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The COVID-19 pandemic caused drastic changes in healthcare and severe social restrictions. Healthcare workers (HCWs) are on the front line against the virus and have been highly exposed to pandemic-related stressors, but there are limited data on their psychological involvement for a large sample in Italy.
To investigate the prevalence of anxiety, distress and burnout in HCWs of North-West Italy during the COVID-19 pandemic, and to detect potential psychosocial factors associated with their emotional response.
This cross-sectional, survey-based study enrolled 797 HCWs. Participants completed the Impact of Event Scale – Revised, the State-Trait Anxiety Inventory – Form Y and the Maslach Burnout Inventory; demographic, family and work characteristics were also collected. Global psychological outcome, differences among professions and independent factors associated with worst psychological outcome were assessed.
Almost a third of the sample had severe state anxiety and distress, high emotional exhaustion and depersonalisation, and low personal accomplishment. Distress was higher in women and nurses, whereas depersonalisation was higher in men. Family division, increased workload, job changes and frequent contact with COVID-19 were associated with worst psychological outcome. Trait anxiety was associated with significantly higher risk for developing state anxiety, distress and burnout.
An elevated psychological burden related to the COVID-19 pandemic was observed in HCWs of North-West Italy. The identification of family and work characteristics and a psychological pre-existing condition as factors associated with worst psychological outcome may help provide a tailored, preventive, organisational and psychological approach in counteracting the psychological effects of future pandemics.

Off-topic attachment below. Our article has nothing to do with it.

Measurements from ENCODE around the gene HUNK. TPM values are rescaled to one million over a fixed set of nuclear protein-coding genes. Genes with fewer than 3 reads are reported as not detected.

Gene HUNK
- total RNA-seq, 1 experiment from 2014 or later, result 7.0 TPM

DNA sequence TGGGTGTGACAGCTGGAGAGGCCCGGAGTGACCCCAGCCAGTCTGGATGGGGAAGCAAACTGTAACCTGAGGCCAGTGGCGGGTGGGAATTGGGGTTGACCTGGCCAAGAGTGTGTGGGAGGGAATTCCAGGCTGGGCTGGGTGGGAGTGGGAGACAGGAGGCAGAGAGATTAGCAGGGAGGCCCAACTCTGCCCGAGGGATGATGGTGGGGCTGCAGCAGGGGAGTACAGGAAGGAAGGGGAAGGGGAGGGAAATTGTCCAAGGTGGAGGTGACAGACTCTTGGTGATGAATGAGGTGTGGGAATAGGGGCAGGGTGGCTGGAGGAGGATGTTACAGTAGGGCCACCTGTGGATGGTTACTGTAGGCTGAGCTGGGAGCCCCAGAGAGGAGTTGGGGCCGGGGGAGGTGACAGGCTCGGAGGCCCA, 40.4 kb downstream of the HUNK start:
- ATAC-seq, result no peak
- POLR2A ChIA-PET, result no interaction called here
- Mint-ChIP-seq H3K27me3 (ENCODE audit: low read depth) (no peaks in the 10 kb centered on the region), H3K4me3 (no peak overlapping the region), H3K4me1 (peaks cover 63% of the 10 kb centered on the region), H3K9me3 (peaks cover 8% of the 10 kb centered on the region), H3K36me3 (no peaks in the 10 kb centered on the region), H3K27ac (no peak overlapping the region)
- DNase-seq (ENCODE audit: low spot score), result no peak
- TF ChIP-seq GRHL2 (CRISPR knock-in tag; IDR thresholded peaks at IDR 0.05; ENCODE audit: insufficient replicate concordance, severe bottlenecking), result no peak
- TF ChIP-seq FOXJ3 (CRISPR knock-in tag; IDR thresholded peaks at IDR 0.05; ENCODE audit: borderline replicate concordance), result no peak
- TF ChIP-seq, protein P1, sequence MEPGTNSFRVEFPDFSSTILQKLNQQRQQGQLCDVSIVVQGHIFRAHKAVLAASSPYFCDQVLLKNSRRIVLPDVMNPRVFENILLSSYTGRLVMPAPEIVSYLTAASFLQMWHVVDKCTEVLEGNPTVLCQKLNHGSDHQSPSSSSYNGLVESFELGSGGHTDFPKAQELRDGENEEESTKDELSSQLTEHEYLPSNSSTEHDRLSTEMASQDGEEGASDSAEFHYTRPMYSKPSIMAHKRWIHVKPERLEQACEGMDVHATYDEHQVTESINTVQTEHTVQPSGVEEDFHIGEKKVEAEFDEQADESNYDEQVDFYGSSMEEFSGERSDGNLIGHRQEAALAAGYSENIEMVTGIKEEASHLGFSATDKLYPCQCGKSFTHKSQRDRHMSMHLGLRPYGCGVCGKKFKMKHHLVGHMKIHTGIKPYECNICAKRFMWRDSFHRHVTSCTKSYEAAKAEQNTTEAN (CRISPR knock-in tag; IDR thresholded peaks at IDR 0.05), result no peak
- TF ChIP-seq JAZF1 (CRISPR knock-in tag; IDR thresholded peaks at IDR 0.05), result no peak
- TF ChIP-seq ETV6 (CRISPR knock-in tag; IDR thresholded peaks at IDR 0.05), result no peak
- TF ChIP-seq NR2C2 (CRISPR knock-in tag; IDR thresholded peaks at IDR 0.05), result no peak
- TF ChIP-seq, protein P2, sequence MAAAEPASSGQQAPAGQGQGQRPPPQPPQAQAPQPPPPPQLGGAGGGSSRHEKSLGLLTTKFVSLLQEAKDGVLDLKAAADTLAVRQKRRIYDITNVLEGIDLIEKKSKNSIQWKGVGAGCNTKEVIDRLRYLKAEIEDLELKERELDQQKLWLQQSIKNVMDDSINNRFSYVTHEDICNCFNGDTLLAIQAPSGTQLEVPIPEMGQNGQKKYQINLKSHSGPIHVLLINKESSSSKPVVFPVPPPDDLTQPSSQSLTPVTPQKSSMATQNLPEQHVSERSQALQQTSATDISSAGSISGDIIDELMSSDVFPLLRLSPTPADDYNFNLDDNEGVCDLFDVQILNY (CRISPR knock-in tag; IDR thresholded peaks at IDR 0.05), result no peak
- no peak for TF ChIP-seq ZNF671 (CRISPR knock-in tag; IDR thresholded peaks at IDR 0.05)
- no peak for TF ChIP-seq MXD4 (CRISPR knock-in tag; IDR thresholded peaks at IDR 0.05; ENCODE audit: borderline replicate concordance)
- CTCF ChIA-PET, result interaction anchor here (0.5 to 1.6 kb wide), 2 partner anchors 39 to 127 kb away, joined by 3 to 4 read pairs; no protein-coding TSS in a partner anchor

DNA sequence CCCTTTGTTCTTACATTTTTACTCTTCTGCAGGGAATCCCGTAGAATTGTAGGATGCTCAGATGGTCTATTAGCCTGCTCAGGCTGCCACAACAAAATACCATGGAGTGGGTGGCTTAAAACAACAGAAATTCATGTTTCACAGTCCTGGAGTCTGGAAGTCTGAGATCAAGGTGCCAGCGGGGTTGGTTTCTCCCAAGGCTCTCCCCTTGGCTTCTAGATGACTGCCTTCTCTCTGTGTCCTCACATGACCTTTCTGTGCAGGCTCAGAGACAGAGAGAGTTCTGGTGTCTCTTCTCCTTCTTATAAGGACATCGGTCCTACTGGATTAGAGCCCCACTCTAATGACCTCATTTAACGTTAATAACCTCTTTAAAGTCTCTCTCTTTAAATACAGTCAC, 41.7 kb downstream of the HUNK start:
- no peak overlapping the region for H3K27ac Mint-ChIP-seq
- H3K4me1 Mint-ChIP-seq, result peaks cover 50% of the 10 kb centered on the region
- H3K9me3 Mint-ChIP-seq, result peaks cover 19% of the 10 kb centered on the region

The assessment of outcome in schizophrenic patients should consider both the response to treatment and the recovery of social skills. The aim was to evaluate the outcome and related psychostructural and clinical factors in schizophrenic patients after they underwent 6 months of residential multimodal treatment.
Fifty-two schizophrenic patients enrolled in a multimodal treatment program were included in the study. Symptomatology and social functioning were assessed with the Brief Psychiatric Rating Scale (BPRS) and the Social and Occupational Functioning Assessment Scale (SOFAS). The Karolinska Psychodynamic Profile (KAPP) was used for the psychostructural evaluation.
After 6 months there was a significant improvement in the global scores of BPRS, SOFAS, and some areas of KAPP. The personality (KAPP) and social-occupational functioning (SOFAS) at baseline (T0) correlated with the global score of BPRS at 6 months (T6); moreover, SOFAS at T6 correlated with BPRS and KAPP at T0 and with the illness duration.
The better the personality functioning in schizophrenic patients the better seems to be the response to treatment, with regard to symptoms as well as rehabilitation. Personality assessment might be useful for the individualisation of therapies, even within the context of a standardised program.